In the cozy atmosphere of Jasper Hall’s lounge, a crowd silently enjoyed covers and original songs from their peers. From indie to rock every singer showed his or her talent in this open space for artists to share with the rest of the community what music is all about: feelings.
“I really like Coffee House because it provides a way for a lot of members of the Manhattan College community to express themselves throughout the music,” Robert Joseph Liberto, one of the organizers of the event, said.
Students from all years and majors performed, proving that passion can be found among any type of person, no matter what he or she likes. The participation is usually between 10 and 15 singers, poem readers and performers of various instruments.
“I was glad to see a lot of new faces this time,” sophomore George Schlinck, one of the performers of the night, said. “We got a bunch of new people, which was fantastic.”
They also talked about expanding the event and how more participants would attract more spectators; increasing the musical benefit for the community.
The event is done through Manhattan Magazine, the publication where artistic work of students (poetry, short stories, songs and drawings) can be submitted and published.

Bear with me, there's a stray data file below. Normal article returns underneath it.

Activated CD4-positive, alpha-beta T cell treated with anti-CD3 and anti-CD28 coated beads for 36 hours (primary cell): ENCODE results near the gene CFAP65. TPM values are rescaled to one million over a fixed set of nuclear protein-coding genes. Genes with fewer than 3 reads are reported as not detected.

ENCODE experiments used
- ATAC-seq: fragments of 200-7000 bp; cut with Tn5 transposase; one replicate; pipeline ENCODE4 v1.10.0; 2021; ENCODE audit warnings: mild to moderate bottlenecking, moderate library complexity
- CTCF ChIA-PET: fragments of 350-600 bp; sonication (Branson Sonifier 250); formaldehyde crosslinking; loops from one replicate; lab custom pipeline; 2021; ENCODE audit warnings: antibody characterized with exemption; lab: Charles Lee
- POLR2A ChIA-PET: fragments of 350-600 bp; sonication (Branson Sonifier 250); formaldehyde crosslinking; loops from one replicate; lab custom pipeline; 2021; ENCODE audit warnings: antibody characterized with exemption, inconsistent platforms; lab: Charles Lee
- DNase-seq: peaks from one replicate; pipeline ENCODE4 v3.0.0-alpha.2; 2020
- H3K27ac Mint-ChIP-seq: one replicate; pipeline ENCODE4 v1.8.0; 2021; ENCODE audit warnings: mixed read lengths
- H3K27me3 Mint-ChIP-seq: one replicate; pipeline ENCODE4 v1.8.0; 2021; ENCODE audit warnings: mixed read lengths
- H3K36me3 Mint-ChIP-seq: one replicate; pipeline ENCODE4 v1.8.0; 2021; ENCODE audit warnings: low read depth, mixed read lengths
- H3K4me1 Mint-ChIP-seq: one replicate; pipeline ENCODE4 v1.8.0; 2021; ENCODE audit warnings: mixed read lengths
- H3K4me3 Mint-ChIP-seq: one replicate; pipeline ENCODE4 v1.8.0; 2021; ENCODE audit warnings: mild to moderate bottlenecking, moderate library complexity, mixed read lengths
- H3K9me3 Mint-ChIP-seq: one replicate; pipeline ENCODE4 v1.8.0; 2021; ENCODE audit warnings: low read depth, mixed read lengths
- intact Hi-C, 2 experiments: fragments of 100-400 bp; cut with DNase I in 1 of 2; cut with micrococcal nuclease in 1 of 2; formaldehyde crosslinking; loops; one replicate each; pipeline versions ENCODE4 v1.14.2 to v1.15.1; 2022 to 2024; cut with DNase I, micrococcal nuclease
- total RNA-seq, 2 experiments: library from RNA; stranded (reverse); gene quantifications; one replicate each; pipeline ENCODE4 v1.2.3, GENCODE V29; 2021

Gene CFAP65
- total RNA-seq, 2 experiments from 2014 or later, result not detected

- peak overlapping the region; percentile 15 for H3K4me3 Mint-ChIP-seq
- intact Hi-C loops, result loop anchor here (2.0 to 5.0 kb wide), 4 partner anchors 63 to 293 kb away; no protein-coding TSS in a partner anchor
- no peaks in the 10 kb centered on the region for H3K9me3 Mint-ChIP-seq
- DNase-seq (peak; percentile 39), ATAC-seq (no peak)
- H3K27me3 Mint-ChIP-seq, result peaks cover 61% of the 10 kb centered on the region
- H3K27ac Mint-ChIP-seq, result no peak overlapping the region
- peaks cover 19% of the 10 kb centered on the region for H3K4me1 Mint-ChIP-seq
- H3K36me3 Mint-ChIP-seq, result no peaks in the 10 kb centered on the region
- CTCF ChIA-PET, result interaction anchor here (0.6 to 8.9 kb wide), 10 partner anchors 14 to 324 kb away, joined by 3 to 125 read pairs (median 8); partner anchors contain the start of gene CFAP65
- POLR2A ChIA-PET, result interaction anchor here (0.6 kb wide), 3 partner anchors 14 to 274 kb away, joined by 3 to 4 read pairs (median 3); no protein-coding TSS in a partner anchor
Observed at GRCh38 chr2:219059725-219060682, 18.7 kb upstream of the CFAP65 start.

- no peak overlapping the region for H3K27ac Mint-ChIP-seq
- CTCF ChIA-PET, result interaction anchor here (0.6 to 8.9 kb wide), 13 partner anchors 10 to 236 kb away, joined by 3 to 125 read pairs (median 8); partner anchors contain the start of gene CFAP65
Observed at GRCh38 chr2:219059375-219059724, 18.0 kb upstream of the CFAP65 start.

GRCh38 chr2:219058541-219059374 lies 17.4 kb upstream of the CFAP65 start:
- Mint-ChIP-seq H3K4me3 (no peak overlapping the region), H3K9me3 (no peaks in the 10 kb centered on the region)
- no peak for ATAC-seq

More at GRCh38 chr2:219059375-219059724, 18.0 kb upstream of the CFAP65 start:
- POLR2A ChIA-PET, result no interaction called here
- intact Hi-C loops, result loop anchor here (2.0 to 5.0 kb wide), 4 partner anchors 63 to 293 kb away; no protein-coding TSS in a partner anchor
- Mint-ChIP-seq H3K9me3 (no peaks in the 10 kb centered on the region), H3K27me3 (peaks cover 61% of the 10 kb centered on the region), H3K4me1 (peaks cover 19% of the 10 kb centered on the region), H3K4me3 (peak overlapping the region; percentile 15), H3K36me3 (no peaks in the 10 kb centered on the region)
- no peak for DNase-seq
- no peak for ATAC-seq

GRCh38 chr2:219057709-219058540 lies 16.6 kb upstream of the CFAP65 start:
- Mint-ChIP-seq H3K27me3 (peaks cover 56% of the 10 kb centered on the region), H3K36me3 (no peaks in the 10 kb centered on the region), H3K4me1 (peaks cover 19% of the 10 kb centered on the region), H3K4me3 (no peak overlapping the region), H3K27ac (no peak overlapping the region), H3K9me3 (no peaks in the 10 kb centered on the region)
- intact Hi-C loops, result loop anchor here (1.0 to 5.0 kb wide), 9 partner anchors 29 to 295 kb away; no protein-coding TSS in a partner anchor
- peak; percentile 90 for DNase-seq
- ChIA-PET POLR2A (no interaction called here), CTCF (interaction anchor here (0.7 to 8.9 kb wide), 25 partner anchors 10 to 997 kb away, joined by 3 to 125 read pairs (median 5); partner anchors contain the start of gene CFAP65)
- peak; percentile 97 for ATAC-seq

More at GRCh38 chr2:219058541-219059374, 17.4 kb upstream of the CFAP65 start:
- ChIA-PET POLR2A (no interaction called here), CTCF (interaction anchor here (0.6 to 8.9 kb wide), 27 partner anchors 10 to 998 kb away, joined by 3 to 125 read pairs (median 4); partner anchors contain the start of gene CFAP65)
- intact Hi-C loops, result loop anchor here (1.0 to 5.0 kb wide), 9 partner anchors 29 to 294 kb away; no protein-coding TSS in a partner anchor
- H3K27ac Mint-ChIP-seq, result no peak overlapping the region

Coffee House has been around the campus for a few years now, and the attendants seem to understand that the ambiance is relaxed. Even if a lyric is forgotten or a note is missed, a performer gets the same amount of applause from the crowd.
Students like Sam Corby, Mike Battista, Gavin Sass, Chris Lake and Sam Feeney were part of the two hour set, singing with the help of acoustic and electric guitars. The Coffee House serves as a platform for student performers to get a head start with playing music and helps generate an audience. That is the story of one of the student bands called Potpourri.
“There is a band called Potpourri that just released an album under their own label, and two of the guys, Vincent Harris, the lead singer, and Rocco Pascale, the guitarist, used to play just those two as Potpourri and then the band expanded,” Liberto explained to us.
The rain or snow did not stop the students from grabbing some warm coffee and snacks provided by the organizers. And, as warmer weather is expected in the next few days, maybe the next Coffee House will be held in the green grass of the Quad.
With these types of events, Manhattan College proves that performing arts talent can be found in an education major or an engineering student. What matters the most is the love each performer puts into his or her performance.